For the past year, Gov. Andy Beshear and his public health administration have ruled over the people of Kentucky through unending executive orders instructing people and businesses how to conduct themselves during the pandemic.
On Feb. 2, the clock began to run down on those powers. And on March 5, the clock ran out.
It’s about time.
Credit goes to the members of the Kentucky General Assembly who moved to limit the governor’s powers and restore democratic accountability. In Kentucky, as in every other state, the legislature is supposed to write the laws — the governor is charged merely with enforcing those laws. That’s why in February the General Assembly took back its constitutional power to write the laws by placing a 30-day time limit on emergency declarations and the powers that go along with them.
The new laws limiting emergency powers are tied up in court at the moment as the governor argues that he has the authority to act unilaterally during emergencies, without legislative authorization or oversight. Essentially, the argument goes, “science” lets him write the laws as well as enforce them during an emergency like COVID-19.
But this legal battle isn’t simply about whether Beshear’s orders make for good policy. It’s not about whether social distancing, mask-wearing, business shutdowns and capacity limits or curfews are effective in curbing the pandemic. It’s about whether the executive branch of Kentucky’s government has the authority to both write the laws and enforce them. It’s about the separation of powers, one of the most essential checks on the exercise of arbitrary power that schoolchildren in Kentucky and across the country are taught to revere from a young age.
A great many Kentuckians have concluded that the governor has overstepped his bounds. And they’re making their voices heard, challenging Beshear’s unilateral policy-making in court. A group of Kentucky businesses including Goodwood Brewery, The Dundee Tavern and Mindy’s, represented by Pacific Legal Foundation, filed a lawsuit recently to enforce the guarantee of separation of powers under the Kentucky Constitution. We argue the governor can’t be allowed to continue enforcing emergency laws that are no longer in effect. This is the very definition of arbitrary rule.
Americans were not made to be ruled by executive decree. It is against our cultural DNA and the constitutions we’ve adopted to remind those who would govern that they serve at the will of the people. The constitutional framework of separation of powers restricts the powers exercised by each branch of government to their own functions, and Beshear took an oath to respect that separation by faithfully executing the laws of Kentucky. But for the past year, he has indicated a preference for drafting those rules himself. The Kentucky business leaders in this lawsuit simply seek to hold Beshear to his oath.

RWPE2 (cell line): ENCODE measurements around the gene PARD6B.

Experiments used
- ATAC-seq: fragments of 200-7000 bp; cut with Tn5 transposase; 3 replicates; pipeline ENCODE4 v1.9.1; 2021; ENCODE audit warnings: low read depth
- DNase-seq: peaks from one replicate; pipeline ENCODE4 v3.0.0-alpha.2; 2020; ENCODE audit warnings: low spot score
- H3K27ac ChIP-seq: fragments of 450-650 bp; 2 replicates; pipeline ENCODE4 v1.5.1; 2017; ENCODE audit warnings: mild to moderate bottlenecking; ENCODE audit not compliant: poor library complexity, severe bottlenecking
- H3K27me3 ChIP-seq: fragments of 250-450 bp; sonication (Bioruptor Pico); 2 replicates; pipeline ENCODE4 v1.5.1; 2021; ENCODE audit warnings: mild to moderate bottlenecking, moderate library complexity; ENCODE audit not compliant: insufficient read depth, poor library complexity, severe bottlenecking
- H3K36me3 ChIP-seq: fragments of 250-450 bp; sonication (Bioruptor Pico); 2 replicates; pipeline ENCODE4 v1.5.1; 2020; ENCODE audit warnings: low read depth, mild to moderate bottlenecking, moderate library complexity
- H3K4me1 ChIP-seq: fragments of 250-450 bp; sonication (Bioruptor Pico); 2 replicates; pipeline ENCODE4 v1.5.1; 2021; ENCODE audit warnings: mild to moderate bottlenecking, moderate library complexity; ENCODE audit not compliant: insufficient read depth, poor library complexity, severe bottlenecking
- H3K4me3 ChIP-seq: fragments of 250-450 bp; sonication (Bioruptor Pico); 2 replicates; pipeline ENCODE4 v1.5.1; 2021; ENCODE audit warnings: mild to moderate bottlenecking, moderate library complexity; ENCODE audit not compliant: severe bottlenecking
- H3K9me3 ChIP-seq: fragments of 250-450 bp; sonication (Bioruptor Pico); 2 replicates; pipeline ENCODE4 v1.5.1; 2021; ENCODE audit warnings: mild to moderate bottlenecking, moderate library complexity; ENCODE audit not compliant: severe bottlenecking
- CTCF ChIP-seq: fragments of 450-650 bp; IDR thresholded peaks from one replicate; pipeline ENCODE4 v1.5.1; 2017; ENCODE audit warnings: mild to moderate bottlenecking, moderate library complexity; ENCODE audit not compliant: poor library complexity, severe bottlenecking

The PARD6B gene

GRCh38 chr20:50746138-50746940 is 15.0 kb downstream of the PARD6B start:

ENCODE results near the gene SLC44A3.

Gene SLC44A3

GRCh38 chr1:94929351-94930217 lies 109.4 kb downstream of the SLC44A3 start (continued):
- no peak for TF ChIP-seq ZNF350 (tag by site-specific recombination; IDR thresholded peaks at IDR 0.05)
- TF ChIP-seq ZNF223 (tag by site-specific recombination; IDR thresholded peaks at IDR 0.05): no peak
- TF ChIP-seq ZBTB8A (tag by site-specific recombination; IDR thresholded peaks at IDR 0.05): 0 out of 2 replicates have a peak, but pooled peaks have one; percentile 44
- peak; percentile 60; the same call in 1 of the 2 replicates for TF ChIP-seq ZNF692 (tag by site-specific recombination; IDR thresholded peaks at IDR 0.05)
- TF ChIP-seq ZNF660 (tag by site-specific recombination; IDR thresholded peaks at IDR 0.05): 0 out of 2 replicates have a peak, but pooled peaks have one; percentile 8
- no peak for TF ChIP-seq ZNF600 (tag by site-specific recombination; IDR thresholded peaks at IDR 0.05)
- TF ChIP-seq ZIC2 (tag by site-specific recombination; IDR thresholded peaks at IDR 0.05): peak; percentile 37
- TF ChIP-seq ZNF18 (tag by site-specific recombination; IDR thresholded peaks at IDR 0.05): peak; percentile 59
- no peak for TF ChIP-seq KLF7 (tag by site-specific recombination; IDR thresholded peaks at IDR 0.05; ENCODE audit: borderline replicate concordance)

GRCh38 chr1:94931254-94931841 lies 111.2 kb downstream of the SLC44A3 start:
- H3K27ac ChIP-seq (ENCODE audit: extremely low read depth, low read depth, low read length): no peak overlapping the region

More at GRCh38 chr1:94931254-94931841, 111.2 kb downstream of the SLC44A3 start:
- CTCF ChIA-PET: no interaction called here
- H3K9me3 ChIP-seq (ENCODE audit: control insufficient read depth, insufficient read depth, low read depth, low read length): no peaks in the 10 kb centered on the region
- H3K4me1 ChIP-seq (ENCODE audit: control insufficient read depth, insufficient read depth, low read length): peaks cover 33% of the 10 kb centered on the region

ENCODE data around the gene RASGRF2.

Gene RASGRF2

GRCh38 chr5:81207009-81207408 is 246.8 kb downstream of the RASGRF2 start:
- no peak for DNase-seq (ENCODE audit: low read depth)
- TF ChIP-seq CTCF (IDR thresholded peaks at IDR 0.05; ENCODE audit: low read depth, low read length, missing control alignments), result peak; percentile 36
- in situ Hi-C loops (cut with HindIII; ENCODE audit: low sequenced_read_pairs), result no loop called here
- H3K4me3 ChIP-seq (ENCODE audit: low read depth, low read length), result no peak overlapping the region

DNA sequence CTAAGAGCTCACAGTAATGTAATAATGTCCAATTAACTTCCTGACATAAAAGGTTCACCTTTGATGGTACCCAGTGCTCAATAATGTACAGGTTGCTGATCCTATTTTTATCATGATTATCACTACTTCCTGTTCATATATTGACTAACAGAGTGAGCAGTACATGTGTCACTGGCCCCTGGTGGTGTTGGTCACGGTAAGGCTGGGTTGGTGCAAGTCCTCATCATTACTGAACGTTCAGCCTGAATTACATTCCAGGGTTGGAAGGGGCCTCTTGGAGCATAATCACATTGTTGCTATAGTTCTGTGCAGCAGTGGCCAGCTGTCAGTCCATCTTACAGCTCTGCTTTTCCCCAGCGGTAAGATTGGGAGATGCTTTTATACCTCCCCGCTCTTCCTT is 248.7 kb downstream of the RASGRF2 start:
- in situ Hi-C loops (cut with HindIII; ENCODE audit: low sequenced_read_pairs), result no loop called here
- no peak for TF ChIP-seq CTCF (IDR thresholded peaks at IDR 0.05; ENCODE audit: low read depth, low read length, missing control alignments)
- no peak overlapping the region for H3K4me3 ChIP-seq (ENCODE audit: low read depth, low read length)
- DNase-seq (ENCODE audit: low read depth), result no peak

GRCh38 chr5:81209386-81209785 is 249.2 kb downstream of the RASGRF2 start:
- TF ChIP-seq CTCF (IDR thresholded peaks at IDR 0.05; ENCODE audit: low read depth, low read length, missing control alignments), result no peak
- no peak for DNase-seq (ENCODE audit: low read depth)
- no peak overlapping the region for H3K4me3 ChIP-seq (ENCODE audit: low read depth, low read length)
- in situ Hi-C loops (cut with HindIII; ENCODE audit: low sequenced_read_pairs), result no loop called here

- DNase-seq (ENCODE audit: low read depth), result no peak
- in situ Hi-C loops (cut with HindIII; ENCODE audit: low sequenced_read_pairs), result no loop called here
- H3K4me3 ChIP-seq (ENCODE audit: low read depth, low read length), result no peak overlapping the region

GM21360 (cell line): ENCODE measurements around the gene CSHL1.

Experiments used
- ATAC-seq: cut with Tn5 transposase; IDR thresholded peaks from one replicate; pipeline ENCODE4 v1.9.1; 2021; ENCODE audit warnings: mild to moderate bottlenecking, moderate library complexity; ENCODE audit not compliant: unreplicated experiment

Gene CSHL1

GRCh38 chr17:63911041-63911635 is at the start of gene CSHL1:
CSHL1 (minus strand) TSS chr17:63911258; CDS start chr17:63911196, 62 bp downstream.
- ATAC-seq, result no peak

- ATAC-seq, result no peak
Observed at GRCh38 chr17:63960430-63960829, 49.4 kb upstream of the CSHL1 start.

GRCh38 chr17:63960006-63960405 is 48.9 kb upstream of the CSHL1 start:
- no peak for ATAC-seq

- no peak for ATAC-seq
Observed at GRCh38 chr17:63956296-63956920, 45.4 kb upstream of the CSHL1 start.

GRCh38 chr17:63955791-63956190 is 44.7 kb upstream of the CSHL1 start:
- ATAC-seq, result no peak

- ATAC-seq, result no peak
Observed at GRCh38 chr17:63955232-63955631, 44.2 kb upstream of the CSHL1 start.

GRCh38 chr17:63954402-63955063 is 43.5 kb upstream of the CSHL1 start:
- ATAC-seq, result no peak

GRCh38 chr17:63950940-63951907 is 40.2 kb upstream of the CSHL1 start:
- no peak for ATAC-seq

Kentucky’s Constitution provides that the legislature will write the laws, the governor will faithfully execute them, and the courts will decide disputes concerning those laws. This separation of the core powers of government can be found in every state’s Constitution as well as the federal one. That’s because the founders of this nation were very well aware of the historical abuses that flow from concentrations of power in a single person or political entity.
To be sure, last spring most Kentuckians were willing to give the governor the benefit of the doubt when the pandemic began. After all, little was understood about the virus and how it spreads, so the people were willing to trust that he would need emergency powers to respond in a fluid and uncertain environment.
But a year later, with case numbers coming down and vaccines increasingly available to the public, that’s no longer the case. Those emergency powers were never intended to be a blank check. We should be on guard whenever government officials, under the cover of an “emergency,” demand more power for themselves, without checks and balances, to rule over the rest of us.
Which is why it’s good news that the legislature reined in the governor’s powers, and that these businesses are now fighting back against Beshear’s desire to rule by decree. An ideal outcome in this case would be for the governor to simply accept these sensible limitations on his emergency authority — and then get back to working with the General Assembly to craft an accountable and transparent approach to governing that respects the separation of powers.
Until that happens, Kentucky lawmakers and citizens need to keep pushing back to hold the governor accountable.
This op-ed was originally published by The Courier-Journal on March 24, 2021.